Market Conditions in Teaneck>Question Details

Cowboys, Home Owner in Teaneck, NJ

If you purchased a home in bj for $400k & your property was assessed for $600k,can you appeal taxes? And is this what the house is worth aft

Asked by Cowboys, Teaneck, NJ Wed Feb 8, 2012

just. 6mo

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You have gotten some good advice here already.
The purchase price is powerful evidence of the value of your home.
I have been told that the "Tax Man" will not entertain differances less that 10%.

Sometimes it pays to just go in and see him with your closing documents in hand.
Be polite and friendly. You may be surprised
0 votes Thank Flag Link Wed Feb 8, 2012
you can always appeal your assessment. You may not win however as many mentioned based solely upon the purchase price. distressed sales and non arms length sales are thrown out. Your assessment can not be greater than actual market value. You will have to establish market value by closed sales that are not distressed type sales. You are not required to use an attorney nor are appraisals required though both may be helpful. I suggest you innitially speak informally with assessor and see how receptive they are to reviewing your assessment. They may be willing to adjust in the middle without going to county or state level for appeal.
0 votes Thank Flag Link Wed Feb 8, 2012
Yes, you are in a good position to appeal your assessment. The township is "allowed" a 15% discrepancy in the accuracy of their assessment, so that if the difference between the price you paid and the assessed value was $90,000 or less, it would not be worth pursuing an appeal. Your actual purchase price is certainly a valid factor to present upon appeal, but you would want to gather other comparables sold in the same area within the period allowed in the appeal process. Hope this is helpful.

Esther Schlanger
Sales Associate
V & N Realty Group, LLC
811 Queen Anne Rd.
Teaneck, N. J. 07666
0 votes Thank Flag Link Wed Feb 8, 2012
Tax authorities may not consider an REO purchase as an arm's length sale, as REOs are often known to sell below market value. Assessments should be based upon market value and it's a struggle for assessors to keep them that way. But you can always appeal your taxes and base your appeal upon your purchase price. If you can demonstrate that other comparable homes have sold at arm's length for the $400000 amount in your local area, it will bolster your casde. Maybe they will allow it or at least compromise with you. Nothing ventured, nothing gained.
0 votes Thank Flag Link Wed Feb 8, 2012
Talk to a local REALTOR about the comparable non distressed sales between 10/01/2010 and 10/01/2011. Also, check the appraisal for the property when you purchased it.
0 votes Thank Flag Link Wed Feb 8, 2012
Thanks. House was reo purchase. So is my house worth $600k like the comparables show ? I'm a 1st time home owner. All help is welcome!!!
0 votes Thank Flag Link Wed Feb 8, 2012
The assessed value is only a benchmark for calculations, and does not, in and of itself, mean that your taxes are too high. The assessment value is multiplied by the tax rate. Example: $600,000 (assessment) x .0150 (tax rate) = $9000 $500,000 (assessment) x .0185 (tax rate) = $9250 In the example, the property owner with the lower assessment actually has higher taxes.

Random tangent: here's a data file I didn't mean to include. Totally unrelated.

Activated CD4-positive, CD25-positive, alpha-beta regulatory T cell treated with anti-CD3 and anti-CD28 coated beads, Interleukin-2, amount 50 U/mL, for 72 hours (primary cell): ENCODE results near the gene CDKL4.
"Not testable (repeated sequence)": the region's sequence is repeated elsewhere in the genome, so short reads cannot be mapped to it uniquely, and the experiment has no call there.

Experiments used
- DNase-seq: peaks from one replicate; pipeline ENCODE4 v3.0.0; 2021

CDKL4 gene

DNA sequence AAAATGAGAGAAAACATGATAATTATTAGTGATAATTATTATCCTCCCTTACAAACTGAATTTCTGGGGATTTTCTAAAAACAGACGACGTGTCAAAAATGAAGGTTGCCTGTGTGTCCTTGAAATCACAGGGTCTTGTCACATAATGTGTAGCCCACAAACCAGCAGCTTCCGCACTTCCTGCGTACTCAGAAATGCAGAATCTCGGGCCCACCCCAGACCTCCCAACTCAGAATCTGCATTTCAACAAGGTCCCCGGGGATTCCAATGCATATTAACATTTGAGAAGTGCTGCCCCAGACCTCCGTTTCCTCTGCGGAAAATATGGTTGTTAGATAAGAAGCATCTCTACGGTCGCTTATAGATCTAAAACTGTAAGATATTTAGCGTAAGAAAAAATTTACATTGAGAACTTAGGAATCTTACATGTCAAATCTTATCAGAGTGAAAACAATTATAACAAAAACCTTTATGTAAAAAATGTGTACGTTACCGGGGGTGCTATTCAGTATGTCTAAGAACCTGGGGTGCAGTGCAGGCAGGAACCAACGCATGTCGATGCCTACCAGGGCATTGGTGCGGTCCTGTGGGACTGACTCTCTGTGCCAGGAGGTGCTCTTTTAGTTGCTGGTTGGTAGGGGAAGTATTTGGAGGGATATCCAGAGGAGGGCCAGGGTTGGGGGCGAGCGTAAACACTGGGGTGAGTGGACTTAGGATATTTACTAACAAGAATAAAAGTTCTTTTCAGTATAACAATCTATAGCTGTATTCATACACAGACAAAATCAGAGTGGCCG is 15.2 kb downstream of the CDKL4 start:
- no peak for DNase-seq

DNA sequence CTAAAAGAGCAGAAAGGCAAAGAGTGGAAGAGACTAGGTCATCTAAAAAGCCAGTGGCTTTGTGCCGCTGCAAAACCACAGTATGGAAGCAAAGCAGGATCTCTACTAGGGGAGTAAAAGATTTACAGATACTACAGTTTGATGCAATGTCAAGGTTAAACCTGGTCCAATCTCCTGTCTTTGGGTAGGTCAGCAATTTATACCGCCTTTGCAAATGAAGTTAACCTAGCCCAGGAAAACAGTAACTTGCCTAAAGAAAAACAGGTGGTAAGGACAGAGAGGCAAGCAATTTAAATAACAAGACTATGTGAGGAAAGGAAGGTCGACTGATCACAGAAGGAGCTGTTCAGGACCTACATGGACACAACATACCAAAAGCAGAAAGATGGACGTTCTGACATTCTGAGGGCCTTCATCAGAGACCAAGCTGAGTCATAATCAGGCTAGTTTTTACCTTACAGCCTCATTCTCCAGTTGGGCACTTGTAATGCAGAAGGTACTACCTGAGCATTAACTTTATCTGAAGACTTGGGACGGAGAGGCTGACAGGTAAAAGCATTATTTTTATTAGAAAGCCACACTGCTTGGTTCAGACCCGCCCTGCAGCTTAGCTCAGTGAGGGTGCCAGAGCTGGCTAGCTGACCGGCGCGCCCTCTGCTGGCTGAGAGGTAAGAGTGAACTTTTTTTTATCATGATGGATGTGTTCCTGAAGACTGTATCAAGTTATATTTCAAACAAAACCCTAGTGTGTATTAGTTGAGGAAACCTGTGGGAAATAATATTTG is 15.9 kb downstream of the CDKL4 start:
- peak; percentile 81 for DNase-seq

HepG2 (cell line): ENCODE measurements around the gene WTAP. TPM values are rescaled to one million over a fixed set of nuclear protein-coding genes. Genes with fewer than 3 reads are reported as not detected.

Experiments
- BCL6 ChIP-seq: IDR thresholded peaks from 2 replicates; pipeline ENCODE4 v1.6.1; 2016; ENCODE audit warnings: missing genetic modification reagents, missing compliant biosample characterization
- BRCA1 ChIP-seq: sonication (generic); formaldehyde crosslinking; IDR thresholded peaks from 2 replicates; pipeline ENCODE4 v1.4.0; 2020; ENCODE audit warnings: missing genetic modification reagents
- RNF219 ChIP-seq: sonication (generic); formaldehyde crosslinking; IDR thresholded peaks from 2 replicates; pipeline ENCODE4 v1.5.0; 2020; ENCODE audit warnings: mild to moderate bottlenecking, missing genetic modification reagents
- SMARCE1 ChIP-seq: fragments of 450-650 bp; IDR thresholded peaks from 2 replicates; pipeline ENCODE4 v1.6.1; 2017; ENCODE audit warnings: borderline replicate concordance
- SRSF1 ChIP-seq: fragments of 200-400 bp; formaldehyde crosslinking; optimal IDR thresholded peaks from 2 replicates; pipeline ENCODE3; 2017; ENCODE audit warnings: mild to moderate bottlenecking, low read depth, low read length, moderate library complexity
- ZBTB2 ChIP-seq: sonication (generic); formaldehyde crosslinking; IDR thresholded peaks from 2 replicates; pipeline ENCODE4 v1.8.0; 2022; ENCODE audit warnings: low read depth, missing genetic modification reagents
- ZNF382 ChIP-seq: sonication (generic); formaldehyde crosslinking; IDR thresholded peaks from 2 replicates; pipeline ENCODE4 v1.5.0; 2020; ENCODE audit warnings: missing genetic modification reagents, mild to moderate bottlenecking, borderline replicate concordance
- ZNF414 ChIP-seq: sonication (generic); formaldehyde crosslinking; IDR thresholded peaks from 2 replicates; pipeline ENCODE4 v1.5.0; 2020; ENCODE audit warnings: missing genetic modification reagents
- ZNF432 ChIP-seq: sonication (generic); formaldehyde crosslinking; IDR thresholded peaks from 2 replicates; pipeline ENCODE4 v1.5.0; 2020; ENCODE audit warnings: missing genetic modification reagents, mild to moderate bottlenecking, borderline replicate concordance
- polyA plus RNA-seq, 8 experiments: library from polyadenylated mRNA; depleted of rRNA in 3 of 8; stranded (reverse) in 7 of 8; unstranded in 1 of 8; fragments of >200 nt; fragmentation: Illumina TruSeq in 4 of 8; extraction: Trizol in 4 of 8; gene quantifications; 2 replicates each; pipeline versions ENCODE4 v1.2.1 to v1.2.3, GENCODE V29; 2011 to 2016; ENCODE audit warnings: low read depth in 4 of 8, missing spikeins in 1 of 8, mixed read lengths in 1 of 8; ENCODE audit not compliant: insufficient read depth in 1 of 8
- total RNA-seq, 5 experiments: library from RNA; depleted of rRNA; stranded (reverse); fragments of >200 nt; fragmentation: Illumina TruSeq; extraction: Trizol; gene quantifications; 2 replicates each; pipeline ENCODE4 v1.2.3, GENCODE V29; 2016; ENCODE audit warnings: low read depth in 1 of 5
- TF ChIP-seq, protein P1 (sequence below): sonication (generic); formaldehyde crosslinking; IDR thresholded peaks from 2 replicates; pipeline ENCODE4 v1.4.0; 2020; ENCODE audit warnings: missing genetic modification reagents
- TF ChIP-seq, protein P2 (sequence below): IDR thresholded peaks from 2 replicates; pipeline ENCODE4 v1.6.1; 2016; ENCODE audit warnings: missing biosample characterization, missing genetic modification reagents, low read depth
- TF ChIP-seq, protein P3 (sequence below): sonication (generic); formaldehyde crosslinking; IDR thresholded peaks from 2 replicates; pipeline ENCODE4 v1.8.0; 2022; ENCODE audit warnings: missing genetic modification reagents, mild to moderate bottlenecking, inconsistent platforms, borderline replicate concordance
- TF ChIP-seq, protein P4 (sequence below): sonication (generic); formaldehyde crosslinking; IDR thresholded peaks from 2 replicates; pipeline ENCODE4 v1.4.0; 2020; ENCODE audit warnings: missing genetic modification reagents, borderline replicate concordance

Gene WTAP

What matters is how the assessment and taxes on your property compare to similar properties in your town. If the assessment on your property is higher than that of similar properties in your town, you may have grounds for a tax appeal.

If you had a REALTOR assist you in the purchase of your property, you could ask that REALTOR for tax data on properties in your town. Alternatively, that info is also available from the local town assessor's office. Evaluate your property against the comps to determine your next step.

Good Luck
0 votes Thank Flag Link Wed Feb 8, 2012
Deborah Madey, Real Estate Pro in Red Bank, NJ
MVP'08
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The purchase price does not dictate a change in assessment but can help. Uniformity of treatment requires
that value adjustments not be made simply due to a recent sales price. The subject property’s sales price may not necessarily be conclusive evidence of true market value, e.g.foreclosure or estate sale, and is not bindingupon the Tax Board. The circumstances surrounding a sale are always important.
Be aware since all property in NJ should be accesses at fair market value, this value is relflected in a equalizaiton ratio the town uses since its last reassessment. Teaneck has a equalization ratio of 104.34 or another way of saying it is that Teanecks assessed values are 4.34% over market value.
In any case the difference in your assessed value and purchase price should at least open a discussing with the county tax boards. you have until 4/1/12 to file ann appeal for 2012 taxes. For more detailed information see this website: http://www.state.nj.us/treasury/taxation/pdf/lpt/ptappeal.pdf.
0 votes Thank Flag Link Wed Feb 8, 2012
If your home was purchased as a straight sale (not a short sale or REO) it's very possible. Check out this link, though it deals with property tax appeals in Little Egg Harbor, the rules governing property tax appeals apply statewide.
http://www.trulia.com/blog/laura_giannotta/2011/02/little_eg…
0 votes Thank Flag Link Wed Feb 8, 2012
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